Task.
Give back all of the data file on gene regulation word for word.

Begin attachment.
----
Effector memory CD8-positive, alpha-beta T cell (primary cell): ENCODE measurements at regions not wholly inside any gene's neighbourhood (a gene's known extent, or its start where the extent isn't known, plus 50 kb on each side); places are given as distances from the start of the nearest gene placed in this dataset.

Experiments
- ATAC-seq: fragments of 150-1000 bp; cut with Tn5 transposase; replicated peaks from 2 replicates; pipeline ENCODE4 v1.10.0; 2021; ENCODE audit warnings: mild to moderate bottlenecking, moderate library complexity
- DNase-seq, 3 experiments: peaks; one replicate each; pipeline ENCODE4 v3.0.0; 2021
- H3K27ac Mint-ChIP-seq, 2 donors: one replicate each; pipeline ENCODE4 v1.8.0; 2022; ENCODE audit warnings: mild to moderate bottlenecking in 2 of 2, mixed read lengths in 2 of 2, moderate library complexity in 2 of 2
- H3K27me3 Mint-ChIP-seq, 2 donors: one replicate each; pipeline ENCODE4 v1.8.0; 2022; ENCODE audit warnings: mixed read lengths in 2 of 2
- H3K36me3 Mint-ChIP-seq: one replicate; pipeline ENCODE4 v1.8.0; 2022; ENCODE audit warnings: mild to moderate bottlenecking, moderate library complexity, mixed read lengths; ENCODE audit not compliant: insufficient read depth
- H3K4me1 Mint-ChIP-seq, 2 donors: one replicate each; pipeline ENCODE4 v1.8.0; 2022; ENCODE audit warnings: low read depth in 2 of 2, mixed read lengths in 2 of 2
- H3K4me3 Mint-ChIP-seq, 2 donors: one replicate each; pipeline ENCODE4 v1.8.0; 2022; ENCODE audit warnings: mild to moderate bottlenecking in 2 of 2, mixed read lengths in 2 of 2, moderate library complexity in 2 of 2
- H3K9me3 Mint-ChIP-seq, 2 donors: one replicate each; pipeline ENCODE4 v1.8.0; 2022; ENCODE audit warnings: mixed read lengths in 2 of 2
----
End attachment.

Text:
Effector memory CD8-positive, alpha-beta T cell (primary cell): ENCODE measurements at regions not wholly inside any gene's neighbourhood (a gene's known extent, or its start where the extent isn't known, plus 50 kb on each side); places are given as distances from the start of the nearest gene placed in this dataset.

Experiments
- ATAC-seq: fragments of 150-1000 bp; cut with Tn5 transposase; replicated peaks from 2 replicates; pipeline ENCODE4 v1.10.0; 2021; ENCODE audit warnings: mild to moderate bottlenecking, moderate library complexity
- DNase-seq, 3 experiments: peaks; one replicate each; pipeline ENCODE4 v3.0.0; 2021
- H3K27ac Mint-ChIP-seq, 2 donors: one replicate each; pipeline ENCODE4 v1.8.0; 2022; ENCODE audit warnings: mild to moderate bottlenecking in 2 of 2, mixed read lengths in 2 of 2, moderate library complexity in 2 of 2
- H3K27me3 Mint-ChIP-seq, 2 donors: one replicate each; pipeline ENCODE4 v1.8.0; 2022; ENCODE audit warnings: mixed read lengths in 2 of 2
- H3K36me3 Mint-ChIP-seq: one replicate; pipeline ENCODE4 v1.8.0; 2022; ENCODE audit warnings: mild to moderate bottlenecking, moderate library complexity, mixed read lengths; ENCODE audit not compliant: insufficient read depth
- H3K4me1 Mint-ChIP-seq, 2 donors: one replicate each; pipeline ENCODE4 v1.8.0; 2022; ENCODE audit warnings: low read depth in 2 of 2, mixed read lengths in 2 of 2
- H3K4me3 Mint-ChIP-seq, 2 donors: one replicate each; pipeline ENCODE4 v1.8.0; 2022; ENCODE audit warnings: mild to moderate bottlenecking in 2 of 2, mixed read lengths in 2 of 2, moderate library complexity in 2 of 2
- H3K9me3 Mint-ChIP-seq, 2 donors: one replicate each; pipeline ENCODE4 v1.8.0; 2022; ENCODE audit warnings: mixed read lengths in 2 of 2